From the title, it gets obvious that the term “tech lead” is expected to be both a technical and a leadership position. Fournier says it’s “not a point on the ladder, but a set of responsibilities”.
Being a tech lead means that you will continue writing code, but will also have to represent the group to the management and deal with the project management processes. You will still make technical decisions, but also think about how you can empower your team and remove obstacles for them. This is not an easy role.
It can be hard to balance the work of project management and oversight with hands-on technical delivery. Some days you’re on a maker’s schedule, and some days you’re on a manager’s schedule.
You should continue writing code, but not too much.
Project management is a complex process. It involves breaking a goal down into small pieces, and identifying which pieces can be done in parallel and which in sequence.
How can you make project management effective?
Recommended reading: The Low-Down on Effective Project Management
You can switch tracks if you want. It is common for people to try out management at some point, realize they don’t enjoy it, and go back to the technical track. Nothing about this is permanent.
When you start to manage, some of your direct reports will be people you don’t know yet. So what steps do you need to take to make a relationship with them more tight-knit?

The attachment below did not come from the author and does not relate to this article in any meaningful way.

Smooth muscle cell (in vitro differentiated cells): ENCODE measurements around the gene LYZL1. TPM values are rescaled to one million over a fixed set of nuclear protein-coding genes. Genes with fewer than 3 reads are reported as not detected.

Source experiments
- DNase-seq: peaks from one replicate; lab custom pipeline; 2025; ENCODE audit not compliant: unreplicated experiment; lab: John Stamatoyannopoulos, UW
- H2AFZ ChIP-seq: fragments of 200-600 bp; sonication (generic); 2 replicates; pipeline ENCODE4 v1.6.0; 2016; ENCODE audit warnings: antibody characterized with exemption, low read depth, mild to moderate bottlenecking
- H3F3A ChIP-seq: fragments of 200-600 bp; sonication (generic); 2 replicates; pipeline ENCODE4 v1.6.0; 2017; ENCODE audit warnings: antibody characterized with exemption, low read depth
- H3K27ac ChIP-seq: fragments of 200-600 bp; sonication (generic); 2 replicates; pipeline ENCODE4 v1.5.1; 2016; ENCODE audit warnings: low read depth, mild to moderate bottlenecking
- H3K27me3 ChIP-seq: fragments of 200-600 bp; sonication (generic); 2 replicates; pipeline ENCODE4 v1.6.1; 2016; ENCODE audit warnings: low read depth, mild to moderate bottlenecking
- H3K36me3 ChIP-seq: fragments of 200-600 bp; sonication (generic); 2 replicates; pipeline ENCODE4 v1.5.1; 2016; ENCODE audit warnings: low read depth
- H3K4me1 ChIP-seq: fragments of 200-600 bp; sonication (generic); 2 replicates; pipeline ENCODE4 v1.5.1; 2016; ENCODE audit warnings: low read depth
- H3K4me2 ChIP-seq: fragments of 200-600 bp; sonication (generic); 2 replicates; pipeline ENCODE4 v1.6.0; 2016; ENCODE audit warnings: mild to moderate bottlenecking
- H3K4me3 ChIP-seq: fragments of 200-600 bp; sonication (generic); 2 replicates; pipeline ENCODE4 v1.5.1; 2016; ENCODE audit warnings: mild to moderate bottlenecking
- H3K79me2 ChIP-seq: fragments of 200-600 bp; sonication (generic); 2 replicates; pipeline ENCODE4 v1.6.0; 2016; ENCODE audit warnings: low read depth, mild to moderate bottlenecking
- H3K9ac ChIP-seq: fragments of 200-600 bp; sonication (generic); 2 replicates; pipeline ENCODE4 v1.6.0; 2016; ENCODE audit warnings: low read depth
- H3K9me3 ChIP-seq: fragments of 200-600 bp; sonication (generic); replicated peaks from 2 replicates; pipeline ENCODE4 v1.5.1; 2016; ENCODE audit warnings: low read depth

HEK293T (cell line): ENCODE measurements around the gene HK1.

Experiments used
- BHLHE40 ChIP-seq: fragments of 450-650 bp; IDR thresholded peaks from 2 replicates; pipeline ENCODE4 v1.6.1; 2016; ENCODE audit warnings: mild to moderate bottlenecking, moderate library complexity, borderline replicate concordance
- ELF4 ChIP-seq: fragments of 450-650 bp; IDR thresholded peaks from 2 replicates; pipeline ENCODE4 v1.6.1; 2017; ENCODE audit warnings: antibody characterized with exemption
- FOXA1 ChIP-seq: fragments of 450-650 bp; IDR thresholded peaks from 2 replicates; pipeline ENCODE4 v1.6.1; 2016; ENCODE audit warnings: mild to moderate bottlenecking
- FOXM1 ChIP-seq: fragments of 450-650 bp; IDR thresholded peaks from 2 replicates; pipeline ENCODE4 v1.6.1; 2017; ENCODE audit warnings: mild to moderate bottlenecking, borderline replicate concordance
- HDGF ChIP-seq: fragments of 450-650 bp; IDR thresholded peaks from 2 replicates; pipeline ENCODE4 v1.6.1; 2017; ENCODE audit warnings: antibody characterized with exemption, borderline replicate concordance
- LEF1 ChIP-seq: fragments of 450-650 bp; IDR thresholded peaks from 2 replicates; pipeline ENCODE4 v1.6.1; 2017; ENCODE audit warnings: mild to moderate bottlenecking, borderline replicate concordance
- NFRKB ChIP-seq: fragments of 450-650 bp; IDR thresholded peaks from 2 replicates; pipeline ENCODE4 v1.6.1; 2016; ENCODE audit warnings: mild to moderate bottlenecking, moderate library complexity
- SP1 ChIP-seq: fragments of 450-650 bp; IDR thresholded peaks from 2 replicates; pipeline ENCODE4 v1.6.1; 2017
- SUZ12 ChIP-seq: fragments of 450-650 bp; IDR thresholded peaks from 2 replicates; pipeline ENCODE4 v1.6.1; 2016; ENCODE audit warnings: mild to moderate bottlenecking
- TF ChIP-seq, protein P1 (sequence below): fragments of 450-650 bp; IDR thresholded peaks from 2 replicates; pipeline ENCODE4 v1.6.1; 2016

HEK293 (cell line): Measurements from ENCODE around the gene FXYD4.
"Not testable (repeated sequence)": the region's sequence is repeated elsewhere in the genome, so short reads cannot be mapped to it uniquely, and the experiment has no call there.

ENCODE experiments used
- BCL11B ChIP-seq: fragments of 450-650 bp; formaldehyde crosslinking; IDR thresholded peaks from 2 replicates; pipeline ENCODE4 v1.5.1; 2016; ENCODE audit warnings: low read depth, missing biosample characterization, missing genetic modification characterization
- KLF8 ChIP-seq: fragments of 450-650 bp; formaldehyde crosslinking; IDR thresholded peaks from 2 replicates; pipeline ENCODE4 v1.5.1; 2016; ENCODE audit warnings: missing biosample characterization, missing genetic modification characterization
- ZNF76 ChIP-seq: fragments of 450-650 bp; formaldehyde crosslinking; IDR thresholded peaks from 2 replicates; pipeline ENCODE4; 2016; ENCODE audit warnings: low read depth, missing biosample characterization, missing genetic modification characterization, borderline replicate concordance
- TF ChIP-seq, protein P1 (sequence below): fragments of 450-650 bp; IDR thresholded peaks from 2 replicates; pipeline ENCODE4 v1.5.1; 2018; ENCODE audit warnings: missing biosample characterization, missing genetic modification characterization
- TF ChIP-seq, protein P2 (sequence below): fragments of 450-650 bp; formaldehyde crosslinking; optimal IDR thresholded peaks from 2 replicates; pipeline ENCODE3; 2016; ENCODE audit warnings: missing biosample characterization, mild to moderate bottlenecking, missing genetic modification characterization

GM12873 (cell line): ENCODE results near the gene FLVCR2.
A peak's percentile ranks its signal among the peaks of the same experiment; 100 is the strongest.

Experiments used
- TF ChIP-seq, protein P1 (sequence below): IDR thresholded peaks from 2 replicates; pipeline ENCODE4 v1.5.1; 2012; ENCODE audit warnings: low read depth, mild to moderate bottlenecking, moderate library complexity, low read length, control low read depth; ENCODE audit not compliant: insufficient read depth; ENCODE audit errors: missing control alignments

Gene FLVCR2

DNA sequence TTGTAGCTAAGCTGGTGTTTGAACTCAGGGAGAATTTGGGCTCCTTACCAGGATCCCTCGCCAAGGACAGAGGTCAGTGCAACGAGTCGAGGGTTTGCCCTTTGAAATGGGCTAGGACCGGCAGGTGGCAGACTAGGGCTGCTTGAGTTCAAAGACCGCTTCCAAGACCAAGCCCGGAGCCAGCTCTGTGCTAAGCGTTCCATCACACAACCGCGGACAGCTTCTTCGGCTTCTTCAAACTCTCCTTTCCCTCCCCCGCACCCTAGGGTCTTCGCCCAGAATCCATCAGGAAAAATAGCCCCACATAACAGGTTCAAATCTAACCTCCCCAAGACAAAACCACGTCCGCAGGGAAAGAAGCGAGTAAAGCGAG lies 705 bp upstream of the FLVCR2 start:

You could try asking newcomers a series of questions that will help you understand how to manage them best. How would they like to receive feedback, in person or through email? Is there any manager behavior they hate, like skipping 1-1s?
Create a clear set of goals for your new hire to achieve in the first 90 days. These goals must be realistic, preferably based on the experience of your prior hires. Sometimes you will see that, unfortunately, you hired the wrong person.
Recommended reading: The First 90 Days - Summary & Tips for (New) Leaders
New hires must clearly understand what is expected from them. If you want to get a weekly summary of progress via email, let them know. If you’ve got an unspoken policy, according to which an employee has to work alone for some time trying to fix a problem before they can ask for help, let them know.
As we mentioned before, it’s valuable to see your work with fresh eyes. However, take new hires’ observations with a grain of salt – these observations might lack objectivity.
Continuous feedback, which is a regular sharing of both positive and negative feedback in real time, is very important. But it cannot be used alone. A good idea is to combine it with 360-based feedback.
360-based feedback includes feedback not only from a manager, but also from teammates, anyone a person being evaluated interacts with, and a self-review.